“Within our geographic boundaries, our Archdiocese has numerous hospitals, prisons, nursing homes, juvenile detention centers and half-way houses that need ministers of charity, in addition to parishes,” Deacon Jackson said. “Each deacon is the face of Christ the Servant, and the need for these men has never been greater.”
This increased need for deacons, as well as volunteer support in general, is evident when it comes to serving the hundreds of thousands of Catholics living in the Archdiocese that represent several culturally diverse ethnic groups from around the globe.
The DSF-supported program responsible for providing sacramental and pastoral care to the multitude of cultural and linguistic groups of all ages is the Ethnic Ministries, which is comprised of the Hispanic Ministry, Vietnamese Ministry, Ministry to Catholics of African Descent, Filipino Ministry, Korean Ministry, Chinese Ministry, Polish Ministry, Indian Ministry and Indonesian Ministry.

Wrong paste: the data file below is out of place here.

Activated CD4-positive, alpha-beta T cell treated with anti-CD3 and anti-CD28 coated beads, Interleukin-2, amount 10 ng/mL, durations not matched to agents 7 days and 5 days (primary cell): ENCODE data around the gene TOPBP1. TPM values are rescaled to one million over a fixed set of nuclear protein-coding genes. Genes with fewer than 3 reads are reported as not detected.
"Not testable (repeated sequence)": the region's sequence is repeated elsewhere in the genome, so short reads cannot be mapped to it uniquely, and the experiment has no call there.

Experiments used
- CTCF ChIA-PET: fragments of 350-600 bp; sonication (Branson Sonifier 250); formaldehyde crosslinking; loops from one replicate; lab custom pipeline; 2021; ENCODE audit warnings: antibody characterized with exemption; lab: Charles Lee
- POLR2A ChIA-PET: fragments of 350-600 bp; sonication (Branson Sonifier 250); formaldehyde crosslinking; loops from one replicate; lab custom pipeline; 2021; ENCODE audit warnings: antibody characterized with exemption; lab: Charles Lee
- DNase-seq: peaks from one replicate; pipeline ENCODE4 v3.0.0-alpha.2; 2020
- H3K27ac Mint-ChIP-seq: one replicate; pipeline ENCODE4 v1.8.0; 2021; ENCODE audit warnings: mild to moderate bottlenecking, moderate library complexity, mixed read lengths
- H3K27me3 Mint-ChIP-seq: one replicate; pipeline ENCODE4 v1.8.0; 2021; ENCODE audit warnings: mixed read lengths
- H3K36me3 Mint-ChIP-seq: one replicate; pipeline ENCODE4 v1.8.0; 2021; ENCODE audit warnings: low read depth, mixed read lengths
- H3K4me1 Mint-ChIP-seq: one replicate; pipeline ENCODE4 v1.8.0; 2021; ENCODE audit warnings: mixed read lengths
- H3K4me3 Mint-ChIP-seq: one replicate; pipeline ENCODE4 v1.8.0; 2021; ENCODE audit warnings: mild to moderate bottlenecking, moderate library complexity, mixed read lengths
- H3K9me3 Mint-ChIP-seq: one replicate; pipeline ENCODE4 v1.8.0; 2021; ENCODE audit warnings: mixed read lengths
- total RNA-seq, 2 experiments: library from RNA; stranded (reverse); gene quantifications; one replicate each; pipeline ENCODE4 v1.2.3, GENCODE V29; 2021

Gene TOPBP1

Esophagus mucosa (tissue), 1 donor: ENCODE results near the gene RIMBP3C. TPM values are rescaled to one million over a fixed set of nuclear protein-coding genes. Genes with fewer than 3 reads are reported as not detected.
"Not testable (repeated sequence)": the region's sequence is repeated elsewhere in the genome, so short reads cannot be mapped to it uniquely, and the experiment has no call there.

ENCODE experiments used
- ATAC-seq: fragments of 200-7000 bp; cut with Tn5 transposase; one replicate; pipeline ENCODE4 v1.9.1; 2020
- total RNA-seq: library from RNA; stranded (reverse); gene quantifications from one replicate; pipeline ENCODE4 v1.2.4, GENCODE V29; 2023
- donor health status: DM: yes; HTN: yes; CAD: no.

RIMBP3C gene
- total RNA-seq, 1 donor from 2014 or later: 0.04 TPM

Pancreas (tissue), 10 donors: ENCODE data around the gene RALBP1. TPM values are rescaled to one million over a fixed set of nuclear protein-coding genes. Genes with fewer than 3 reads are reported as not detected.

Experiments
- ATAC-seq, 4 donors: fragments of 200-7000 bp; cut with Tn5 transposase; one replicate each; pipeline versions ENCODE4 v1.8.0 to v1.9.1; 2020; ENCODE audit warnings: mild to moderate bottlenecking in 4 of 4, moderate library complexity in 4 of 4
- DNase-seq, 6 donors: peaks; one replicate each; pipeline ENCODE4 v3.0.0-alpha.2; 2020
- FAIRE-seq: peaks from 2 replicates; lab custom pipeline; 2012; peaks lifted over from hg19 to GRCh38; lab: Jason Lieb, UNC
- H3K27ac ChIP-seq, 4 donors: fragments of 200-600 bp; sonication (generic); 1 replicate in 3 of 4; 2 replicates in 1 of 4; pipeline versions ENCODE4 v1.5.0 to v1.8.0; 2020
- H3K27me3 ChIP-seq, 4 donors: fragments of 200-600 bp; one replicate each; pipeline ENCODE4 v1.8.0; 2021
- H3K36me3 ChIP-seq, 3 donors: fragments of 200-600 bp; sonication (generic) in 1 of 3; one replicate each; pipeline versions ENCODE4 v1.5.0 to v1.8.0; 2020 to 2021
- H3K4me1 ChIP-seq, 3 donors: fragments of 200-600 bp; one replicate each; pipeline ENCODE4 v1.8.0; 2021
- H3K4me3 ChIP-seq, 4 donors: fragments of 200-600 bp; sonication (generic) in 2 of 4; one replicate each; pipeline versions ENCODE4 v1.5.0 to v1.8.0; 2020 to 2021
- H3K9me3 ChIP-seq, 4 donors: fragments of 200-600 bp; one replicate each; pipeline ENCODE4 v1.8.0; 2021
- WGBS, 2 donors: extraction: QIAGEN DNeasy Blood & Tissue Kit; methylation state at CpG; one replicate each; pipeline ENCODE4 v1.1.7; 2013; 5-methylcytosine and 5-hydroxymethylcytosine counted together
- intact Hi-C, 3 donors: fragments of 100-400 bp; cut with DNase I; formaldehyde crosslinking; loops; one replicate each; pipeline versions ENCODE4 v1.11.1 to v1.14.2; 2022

“We are all distinct, but we are all one,” said Deacon Leonard Lockett, former vicar of Catholics of African Descent. “We talk about one holy and apostolic Church when we recite the Creed, so while we may be one of the most ethnically diverse Archdioceses in the world, we are united in our works for Christ. We all may look different and have a variety of dialects, but we are Roman Catholic and share in the same faith and graces that God provides.”
One of the issues uniting Catholics together in service in the Archdiocese and around the globe is protecting and nurturing human life, from conception until natural death. The DSF-supported ministry in the Archdiocese responsible for promoting this culture of life through education, pastoral care, prayer and advocacy is the Office of Pro-Life Activities (PLA).